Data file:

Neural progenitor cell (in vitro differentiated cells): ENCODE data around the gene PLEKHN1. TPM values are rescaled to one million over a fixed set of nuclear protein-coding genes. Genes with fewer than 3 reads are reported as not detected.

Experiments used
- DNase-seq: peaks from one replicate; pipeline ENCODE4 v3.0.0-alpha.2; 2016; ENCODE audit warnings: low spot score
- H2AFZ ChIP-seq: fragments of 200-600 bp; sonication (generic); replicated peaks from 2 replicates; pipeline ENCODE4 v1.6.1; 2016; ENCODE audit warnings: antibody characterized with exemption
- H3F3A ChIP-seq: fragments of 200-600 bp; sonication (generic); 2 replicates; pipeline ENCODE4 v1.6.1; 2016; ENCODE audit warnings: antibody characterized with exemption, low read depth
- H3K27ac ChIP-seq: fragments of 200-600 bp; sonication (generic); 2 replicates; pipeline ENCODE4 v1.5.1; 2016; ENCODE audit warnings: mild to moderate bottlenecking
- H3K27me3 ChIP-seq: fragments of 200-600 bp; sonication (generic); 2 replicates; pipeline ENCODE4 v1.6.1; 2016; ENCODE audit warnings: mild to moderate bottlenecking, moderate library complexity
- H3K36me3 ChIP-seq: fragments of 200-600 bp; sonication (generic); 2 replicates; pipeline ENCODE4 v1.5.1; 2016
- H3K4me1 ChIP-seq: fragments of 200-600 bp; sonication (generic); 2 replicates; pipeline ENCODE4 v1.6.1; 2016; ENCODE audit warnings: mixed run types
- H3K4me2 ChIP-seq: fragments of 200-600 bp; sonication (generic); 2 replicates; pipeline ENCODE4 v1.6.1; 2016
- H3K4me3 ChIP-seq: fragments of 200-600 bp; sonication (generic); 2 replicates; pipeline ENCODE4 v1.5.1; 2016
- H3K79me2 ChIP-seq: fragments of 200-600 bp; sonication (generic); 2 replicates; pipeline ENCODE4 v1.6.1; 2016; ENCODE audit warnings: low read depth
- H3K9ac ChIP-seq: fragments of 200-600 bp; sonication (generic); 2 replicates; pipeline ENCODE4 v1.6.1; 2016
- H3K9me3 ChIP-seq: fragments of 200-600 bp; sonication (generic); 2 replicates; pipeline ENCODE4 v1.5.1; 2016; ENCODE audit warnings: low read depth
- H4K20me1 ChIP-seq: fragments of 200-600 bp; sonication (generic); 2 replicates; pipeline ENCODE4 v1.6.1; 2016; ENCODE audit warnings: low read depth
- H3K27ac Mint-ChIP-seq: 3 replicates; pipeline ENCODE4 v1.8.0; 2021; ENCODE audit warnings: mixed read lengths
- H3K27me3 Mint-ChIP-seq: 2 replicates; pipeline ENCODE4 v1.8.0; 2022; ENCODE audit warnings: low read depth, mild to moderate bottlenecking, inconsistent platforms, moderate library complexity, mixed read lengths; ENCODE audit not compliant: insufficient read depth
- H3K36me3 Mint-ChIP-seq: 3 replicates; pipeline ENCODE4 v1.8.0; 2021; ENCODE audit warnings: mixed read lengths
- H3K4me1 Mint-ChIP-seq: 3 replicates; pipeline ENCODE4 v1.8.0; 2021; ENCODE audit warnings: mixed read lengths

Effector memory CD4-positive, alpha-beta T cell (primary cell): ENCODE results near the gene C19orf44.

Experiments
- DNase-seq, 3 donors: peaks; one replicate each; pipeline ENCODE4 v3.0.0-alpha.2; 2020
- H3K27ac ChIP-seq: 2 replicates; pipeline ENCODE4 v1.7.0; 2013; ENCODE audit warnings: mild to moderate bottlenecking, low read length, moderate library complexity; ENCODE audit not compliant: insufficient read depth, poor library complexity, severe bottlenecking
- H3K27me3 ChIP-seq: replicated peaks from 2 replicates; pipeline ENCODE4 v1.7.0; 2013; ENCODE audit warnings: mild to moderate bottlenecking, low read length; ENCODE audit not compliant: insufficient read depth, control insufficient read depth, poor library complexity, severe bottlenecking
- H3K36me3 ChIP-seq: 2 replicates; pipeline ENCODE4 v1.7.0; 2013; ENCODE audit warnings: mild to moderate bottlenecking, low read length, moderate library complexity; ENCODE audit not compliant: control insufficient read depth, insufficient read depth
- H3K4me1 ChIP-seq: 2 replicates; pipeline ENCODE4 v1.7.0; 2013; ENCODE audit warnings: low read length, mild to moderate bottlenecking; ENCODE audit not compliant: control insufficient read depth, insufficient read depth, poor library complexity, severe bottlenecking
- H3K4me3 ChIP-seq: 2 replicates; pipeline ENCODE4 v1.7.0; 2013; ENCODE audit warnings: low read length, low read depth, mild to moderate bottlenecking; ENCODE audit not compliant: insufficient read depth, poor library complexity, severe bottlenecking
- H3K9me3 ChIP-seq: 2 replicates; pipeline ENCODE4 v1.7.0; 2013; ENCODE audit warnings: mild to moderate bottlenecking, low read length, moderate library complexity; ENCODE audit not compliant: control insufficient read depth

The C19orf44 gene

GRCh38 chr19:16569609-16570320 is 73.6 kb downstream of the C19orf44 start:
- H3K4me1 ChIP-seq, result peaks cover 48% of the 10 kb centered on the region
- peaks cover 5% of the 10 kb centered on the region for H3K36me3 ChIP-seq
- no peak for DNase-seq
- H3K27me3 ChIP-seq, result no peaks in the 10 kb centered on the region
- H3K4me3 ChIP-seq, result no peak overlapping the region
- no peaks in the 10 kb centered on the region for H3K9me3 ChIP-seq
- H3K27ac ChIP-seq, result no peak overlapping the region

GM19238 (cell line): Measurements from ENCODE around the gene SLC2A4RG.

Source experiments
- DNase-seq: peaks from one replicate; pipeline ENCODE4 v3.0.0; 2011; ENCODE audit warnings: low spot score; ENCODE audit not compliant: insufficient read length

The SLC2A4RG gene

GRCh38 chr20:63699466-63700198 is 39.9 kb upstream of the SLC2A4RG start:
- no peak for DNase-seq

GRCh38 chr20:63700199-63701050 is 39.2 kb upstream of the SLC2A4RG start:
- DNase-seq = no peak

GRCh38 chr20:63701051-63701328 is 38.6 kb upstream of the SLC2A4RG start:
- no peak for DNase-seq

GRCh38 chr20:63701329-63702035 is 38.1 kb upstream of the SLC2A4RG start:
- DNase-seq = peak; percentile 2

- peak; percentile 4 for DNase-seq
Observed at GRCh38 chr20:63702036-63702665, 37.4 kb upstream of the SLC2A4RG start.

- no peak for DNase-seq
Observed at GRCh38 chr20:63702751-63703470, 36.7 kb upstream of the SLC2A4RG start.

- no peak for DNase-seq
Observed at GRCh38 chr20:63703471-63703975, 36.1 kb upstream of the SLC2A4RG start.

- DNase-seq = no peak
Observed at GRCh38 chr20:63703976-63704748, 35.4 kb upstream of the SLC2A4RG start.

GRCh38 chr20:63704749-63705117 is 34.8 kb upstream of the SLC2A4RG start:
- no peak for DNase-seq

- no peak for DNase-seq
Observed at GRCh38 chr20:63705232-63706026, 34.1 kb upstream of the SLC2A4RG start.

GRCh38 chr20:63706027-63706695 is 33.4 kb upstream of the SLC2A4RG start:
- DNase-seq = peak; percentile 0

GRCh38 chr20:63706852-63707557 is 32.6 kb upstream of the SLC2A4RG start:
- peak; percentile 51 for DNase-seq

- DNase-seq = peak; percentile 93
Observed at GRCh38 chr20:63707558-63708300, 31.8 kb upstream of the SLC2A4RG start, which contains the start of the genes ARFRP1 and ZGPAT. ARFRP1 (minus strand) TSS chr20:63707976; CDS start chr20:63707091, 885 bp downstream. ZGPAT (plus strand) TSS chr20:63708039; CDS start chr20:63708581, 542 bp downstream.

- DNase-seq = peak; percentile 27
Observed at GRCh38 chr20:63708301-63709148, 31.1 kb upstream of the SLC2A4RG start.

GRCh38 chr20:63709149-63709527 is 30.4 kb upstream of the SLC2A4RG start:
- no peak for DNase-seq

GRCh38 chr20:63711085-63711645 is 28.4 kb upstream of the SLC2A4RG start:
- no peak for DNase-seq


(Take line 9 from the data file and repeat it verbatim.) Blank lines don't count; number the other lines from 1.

- H3K4me1 ChIP-seq: fragments of 200-600 bp; sonication (generic); 2 replicates; pipeline ENCODE4 v1.6.1; 2016; ENCODE audit warnings: mixed run types